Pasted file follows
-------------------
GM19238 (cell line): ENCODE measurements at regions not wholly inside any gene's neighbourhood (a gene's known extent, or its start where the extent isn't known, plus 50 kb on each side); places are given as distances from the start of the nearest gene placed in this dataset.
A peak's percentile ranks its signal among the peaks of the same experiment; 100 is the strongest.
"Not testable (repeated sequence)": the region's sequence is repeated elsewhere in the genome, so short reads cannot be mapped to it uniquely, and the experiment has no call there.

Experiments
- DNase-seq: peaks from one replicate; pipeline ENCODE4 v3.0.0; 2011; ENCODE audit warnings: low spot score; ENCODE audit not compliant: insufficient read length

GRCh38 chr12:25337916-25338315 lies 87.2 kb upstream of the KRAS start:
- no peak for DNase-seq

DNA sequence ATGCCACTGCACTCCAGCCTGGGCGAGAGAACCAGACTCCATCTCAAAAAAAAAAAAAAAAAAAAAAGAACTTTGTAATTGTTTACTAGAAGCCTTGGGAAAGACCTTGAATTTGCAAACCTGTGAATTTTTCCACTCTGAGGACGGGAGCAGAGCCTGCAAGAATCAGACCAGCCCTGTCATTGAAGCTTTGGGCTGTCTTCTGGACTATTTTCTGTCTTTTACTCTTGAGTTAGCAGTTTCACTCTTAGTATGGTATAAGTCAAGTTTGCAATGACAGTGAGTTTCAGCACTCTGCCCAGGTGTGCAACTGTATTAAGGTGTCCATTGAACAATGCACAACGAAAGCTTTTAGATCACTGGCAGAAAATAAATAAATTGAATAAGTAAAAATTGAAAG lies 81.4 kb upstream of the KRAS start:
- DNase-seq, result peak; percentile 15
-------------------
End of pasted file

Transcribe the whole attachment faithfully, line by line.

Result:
GM19238 (cell line): ENCODE measurements at regions not wholly inside any gene's neighbourhood (a gene's known extent, or its start where the extent isn't known, plus 50 kb on each side); places are given as distances from the start of the nearest gene placed in this dataset.
A peak's percentile ranks its signal among the peaks of the same experiment; 100 is the strongest.
"Not testable (repeated sequence)": the region's sequence is repeated elsewhere in the genome, so short reads cannot be mapped to it uniquely, and the experiment has no call there.

Experiments
- DNase-seq: peaks from one replicate; pipeline ENCODE4 v3.0.0; 2011; ENCODE audit warnings: low spot score; ENCODE audit not compliant: insufficient read length

GRCh38 chr12:25337916-25338315 lies 87.2 kb upstream of the KRAS start:
- no peak for DNase-seq

DNA sequence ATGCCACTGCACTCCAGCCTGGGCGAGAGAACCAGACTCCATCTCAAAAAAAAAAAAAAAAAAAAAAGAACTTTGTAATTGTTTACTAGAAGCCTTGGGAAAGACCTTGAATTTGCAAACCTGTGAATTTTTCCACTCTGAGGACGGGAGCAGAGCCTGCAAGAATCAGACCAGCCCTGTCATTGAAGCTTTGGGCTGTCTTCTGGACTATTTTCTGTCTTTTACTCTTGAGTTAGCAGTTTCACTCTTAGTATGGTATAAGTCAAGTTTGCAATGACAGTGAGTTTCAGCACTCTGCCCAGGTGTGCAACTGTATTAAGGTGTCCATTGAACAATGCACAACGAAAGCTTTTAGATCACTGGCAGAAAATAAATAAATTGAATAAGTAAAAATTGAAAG lies 81.4 kb upstream of the KRAS start:
- DNase-seq, result peak; percentile 15